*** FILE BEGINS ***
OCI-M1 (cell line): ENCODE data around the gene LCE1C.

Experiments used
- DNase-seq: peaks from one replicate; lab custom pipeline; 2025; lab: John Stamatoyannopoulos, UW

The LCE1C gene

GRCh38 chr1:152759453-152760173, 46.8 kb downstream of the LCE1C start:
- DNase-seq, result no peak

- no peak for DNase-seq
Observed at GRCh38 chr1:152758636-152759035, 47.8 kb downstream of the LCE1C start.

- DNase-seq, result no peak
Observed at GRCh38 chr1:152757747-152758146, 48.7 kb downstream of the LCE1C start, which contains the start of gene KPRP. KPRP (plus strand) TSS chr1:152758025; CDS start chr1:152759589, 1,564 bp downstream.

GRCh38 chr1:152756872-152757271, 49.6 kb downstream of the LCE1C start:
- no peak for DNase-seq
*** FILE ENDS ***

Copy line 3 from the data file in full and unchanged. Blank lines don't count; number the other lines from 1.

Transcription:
- DNase-seq: peaks from one replicate; lab custom pipeline; 2025; lab: John Stamatoyannopoulos, UW